The Alchemy of Turning Words to Gold
By Tamara Veitch DeFazio and Rene DeFazio
How do authors pull in readers and get them connected? A novel is an escape but we must see ourselves in the story for it to become a favorite. J.K. Rowling mastered this with the gang of personalities at Hogwarts, Jane Austen’s stories live on hundreds of years later because there is something of the Bennetts in all of us. When does the alchemical transformation from words to gold happen?
We can read about someone like us, on a journey like ours, and it may feel like a comfy sweater. It might be a cherished reminder that we are not alone and that all is okay. Ideally, a novel will be an adventure that takes us to unusual places, and introduces us to new people and situations that stretch our imagination. When a book takes us outside our comfort zone, exposes us to other possibilities, yet still land us firmly back in our life and identifying completely with the plight of the characters, there is brilliance. There is the gold.
One Great Year endeavors to do all these things …but how?
Venturing through five lifetimes, from 13,000 years ago to present day, we begin the story with Marcus and Theron; lovers and soulmates in a Golden Age. The reader is transported to a beautiful, pristine world on the verge of collapse, where telepathy and quantum connections are the norm and where the main characters have a profound connection beyond most. We are often asked how we made such an outlandish world seem plausible even to non-fantasy readers, and the answer is truth.
There are two important facets of truth: emotional and intellectual. To build our ‘truth’ we began with years of research. We found that building our fictional world upon real historical and scientific research gave it roots and led to amazing storylines that begged to be written. Readers immediately identified with the story and felt at home in its pages. Throughout the lifetimes we set our characters in real world locations and use the local dress, food, customs and languages to bring the narrative to life. Ultimately, if reincarnation is real, and we stayed true to how the Ages were described, people should identify with the story and they certainly have!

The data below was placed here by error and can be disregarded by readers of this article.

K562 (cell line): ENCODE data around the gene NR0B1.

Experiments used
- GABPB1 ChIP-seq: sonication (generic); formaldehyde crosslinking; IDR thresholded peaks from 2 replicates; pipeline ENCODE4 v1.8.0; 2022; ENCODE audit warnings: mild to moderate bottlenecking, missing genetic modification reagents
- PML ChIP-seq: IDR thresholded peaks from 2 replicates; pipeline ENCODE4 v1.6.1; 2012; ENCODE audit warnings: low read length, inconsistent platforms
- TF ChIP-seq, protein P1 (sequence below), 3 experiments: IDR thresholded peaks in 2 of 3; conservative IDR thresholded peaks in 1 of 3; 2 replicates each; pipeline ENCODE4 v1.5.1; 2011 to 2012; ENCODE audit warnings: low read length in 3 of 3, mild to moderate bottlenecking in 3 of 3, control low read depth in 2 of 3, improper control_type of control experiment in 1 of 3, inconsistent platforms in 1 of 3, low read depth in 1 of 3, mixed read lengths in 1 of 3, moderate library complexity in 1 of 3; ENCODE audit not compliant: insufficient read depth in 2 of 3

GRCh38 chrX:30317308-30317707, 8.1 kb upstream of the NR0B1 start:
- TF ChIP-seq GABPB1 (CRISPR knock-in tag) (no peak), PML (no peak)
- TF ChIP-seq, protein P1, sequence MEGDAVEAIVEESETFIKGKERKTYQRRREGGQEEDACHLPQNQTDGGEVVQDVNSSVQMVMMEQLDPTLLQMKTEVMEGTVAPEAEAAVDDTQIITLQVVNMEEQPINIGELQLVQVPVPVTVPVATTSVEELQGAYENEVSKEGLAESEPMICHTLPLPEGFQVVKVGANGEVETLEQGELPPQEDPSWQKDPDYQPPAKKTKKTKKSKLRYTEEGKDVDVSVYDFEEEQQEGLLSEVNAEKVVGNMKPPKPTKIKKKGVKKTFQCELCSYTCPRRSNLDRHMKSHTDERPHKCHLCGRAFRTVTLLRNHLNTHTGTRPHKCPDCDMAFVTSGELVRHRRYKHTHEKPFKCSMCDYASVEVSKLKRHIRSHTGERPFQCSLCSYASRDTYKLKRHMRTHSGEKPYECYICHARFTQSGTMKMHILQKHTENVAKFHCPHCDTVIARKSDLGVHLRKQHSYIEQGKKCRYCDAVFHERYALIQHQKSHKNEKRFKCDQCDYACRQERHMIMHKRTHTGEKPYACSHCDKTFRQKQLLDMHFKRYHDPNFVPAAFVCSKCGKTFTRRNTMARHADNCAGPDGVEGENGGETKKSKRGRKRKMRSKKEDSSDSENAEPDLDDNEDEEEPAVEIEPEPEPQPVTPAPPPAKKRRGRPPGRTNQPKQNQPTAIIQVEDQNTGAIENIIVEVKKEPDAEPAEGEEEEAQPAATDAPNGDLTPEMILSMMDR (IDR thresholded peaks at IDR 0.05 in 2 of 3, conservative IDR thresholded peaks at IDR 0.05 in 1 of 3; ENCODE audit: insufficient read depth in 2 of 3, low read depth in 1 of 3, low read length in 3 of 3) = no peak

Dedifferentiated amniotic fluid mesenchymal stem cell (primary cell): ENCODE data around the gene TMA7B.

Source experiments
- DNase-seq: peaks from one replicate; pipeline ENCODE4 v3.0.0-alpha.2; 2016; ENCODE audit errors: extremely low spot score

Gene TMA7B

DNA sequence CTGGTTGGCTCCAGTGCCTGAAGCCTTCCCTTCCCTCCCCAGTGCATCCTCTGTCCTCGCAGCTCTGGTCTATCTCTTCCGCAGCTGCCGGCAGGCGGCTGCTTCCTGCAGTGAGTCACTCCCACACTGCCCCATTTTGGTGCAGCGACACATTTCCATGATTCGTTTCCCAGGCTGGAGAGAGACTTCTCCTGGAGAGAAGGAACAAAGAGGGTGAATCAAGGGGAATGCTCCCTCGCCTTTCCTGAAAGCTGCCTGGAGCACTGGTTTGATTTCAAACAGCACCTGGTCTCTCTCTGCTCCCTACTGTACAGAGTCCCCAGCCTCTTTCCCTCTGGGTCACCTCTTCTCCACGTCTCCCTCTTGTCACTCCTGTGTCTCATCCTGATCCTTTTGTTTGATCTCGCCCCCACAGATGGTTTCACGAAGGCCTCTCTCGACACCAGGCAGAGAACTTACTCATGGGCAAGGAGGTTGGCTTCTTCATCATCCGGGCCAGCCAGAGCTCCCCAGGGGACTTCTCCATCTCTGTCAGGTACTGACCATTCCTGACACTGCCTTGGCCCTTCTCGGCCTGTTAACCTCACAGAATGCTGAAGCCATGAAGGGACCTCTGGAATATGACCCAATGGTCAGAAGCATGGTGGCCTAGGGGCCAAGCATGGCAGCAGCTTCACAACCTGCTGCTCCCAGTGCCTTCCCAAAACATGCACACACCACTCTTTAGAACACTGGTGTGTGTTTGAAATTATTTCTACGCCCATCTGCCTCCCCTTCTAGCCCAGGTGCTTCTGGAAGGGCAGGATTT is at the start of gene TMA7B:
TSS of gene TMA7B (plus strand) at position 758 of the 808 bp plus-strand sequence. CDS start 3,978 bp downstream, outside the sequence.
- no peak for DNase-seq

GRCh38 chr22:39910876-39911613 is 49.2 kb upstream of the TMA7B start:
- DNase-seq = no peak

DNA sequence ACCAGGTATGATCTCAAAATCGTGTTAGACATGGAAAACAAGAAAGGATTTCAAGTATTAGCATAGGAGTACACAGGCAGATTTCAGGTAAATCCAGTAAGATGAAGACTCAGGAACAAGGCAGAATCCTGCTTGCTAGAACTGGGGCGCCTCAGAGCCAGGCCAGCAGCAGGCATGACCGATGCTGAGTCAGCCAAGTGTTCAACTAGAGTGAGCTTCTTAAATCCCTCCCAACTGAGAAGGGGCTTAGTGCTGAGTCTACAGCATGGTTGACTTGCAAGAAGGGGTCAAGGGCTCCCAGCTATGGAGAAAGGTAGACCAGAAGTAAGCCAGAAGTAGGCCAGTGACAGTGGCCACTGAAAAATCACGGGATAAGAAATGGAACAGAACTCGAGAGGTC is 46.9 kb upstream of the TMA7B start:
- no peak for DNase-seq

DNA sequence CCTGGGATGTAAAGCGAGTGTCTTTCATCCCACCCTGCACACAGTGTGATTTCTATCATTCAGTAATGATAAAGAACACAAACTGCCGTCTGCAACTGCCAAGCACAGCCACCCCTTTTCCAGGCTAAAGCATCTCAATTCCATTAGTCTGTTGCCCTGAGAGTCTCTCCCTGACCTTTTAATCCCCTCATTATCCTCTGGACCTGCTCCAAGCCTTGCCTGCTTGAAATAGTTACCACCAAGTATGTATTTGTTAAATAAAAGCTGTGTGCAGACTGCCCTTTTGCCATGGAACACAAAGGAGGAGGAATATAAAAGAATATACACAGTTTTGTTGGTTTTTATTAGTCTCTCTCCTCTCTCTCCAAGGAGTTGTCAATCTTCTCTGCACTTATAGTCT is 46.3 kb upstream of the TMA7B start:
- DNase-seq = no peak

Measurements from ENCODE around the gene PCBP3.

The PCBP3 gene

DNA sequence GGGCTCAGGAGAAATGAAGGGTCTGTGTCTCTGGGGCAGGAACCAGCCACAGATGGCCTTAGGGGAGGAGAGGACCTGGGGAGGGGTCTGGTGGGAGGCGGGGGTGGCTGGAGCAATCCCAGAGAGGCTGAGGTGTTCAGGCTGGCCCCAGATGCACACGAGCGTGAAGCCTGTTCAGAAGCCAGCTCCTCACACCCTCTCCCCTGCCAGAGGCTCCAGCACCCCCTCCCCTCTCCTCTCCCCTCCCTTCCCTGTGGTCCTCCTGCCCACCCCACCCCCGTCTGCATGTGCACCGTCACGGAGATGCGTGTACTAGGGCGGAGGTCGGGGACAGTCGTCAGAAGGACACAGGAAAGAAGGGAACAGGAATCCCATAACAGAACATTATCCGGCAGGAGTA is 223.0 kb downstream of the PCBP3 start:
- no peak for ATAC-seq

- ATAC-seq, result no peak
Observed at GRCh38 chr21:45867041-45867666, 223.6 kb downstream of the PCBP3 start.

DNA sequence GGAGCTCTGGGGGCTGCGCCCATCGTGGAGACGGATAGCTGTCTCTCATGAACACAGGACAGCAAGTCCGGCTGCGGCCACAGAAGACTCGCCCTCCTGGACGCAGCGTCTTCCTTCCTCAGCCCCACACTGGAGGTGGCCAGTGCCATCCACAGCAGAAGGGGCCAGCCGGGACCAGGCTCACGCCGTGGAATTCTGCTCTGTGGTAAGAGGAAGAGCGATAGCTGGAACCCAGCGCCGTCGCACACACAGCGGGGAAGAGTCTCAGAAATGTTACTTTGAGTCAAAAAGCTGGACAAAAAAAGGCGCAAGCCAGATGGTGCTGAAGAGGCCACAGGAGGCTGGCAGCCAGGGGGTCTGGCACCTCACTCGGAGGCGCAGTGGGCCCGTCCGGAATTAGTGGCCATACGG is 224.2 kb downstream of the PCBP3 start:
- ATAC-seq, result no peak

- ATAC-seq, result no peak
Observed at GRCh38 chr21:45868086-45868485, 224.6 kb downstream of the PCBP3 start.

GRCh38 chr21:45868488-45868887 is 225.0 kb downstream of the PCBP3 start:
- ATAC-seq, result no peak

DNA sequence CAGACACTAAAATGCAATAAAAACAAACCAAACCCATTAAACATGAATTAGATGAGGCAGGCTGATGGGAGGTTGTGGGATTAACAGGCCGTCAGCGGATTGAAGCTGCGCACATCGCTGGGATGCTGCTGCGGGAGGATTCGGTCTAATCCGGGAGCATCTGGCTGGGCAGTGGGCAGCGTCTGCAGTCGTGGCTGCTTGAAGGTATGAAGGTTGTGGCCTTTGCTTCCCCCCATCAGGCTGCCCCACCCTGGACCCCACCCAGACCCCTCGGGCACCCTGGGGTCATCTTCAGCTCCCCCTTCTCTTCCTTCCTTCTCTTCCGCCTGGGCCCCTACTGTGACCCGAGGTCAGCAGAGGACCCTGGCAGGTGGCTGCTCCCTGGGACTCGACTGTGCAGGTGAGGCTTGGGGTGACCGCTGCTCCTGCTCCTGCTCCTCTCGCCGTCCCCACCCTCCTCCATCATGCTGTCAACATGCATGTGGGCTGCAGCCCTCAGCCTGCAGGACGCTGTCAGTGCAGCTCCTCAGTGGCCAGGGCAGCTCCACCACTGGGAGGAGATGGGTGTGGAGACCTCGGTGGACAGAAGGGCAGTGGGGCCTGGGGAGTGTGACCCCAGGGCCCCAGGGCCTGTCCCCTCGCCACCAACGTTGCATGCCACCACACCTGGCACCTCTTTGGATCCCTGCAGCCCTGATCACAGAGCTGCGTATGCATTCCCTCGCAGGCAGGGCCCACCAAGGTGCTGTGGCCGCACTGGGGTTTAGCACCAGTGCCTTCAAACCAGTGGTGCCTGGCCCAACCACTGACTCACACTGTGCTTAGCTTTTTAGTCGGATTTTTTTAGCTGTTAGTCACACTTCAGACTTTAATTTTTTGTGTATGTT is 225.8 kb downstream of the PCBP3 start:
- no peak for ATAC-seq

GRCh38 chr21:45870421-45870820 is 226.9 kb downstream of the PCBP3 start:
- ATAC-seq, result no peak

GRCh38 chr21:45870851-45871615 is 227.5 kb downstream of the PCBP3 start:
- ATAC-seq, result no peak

“I feel like you’re telling my story!” we’ve heard constantly. Some of our characters, like Genghis Khan and Aristotle,are pulled right from the pages of our world history and the Great Year Cycle, that is the backdrop for the novel, is described in ancient Vedic texts from India and in Ancient Greece by Plato among 30 other ancient civilizations.
Beyond intellectual research, the most important golden quality In One Great Year is its heart and emotion. When the main characters reincarnated throughout the ages, Marcus has memory and Theron does not. He pursues her, tortured by his feelings of isolation, loneliness and longing. He remembers every birth, death, and loss, but the beauty, the ‘gold’ is that there is love, and hope and connection. The truth is, as terrible as this world can be, it can be equally as beautiful. It is a shared human story. The gold, is that our humanity connects us and our stories aren’t all that different from one another no matter how fantastic the drama. When an author can tap in to this shared Oneness a novel will become an oft re-read favorite and the alchemy of word-smithing is complete.
Thank you Brooke! We want to send a shout out to our readers and indie bookstores and bloggers! Thank you for taking the time to read this and if you haven’t had a chance to pick up a copy yet please do. The sequel to One Great Year will be released later this year.
Brooke Blogs Guest Post (http://www.brookeblogs.com – March 17, 2015)